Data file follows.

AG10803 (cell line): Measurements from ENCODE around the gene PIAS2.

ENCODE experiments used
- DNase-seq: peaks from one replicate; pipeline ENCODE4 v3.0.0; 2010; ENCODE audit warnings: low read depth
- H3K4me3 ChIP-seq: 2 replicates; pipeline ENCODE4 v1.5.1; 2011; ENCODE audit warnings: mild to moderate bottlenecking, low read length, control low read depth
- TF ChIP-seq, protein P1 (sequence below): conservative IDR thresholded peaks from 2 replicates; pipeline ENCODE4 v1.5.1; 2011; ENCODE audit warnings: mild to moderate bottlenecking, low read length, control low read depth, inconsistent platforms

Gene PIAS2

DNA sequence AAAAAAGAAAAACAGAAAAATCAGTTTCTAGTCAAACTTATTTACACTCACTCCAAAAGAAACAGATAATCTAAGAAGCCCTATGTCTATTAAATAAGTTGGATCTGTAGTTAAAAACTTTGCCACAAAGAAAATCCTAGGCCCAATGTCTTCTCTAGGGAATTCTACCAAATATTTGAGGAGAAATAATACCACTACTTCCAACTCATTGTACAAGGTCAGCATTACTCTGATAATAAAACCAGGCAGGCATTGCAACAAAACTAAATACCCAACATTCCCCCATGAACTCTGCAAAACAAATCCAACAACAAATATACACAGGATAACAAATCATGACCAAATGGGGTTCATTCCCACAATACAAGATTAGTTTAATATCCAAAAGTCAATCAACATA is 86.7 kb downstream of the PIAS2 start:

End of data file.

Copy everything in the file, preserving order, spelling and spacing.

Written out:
AG10803 (cell line): Measurements from ENCODE around the gene PIAS2.

ENCODE experiments used
- DNase-seq: peaks from one replicate; pipeline ENCODE4 v3.0.0; 2010; ENCODE audit warnings: low read depth
- H3K4me3 ChIP-seq: 2 replicates; pipeline ENCODE4 v1.5.1; 2011; ENCODE audit warnings: mild to moderate bottlenecking, low read length, control low read depth
- TF ChIP-seq, protein P1 (sequence below): conservative IDR thresholded peaks from 2 replicates; pipeline ENCODE4 v1.5.1; 2011; ENCODE audit warnings: mild to moderate bottlenecking, low read length, control low read depth, inconsistent platforms

Gene PIAS2

DNA sequence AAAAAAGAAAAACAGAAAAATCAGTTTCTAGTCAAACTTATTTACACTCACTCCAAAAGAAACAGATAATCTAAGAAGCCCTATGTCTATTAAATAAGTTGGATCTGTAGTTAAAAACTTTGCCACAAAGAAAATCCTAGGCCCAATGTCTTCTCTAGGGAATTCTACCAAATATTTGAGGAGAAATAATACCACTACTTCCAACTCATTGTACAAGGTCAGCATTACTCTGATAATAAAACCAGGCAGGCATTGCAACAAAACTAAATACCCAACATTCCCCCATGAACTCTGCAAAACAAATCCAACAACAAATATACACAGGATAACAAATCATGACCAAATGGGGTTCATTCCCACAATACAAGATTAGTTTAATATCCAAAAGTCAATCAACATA is 86.7 kb downstream of the PIAS2 start: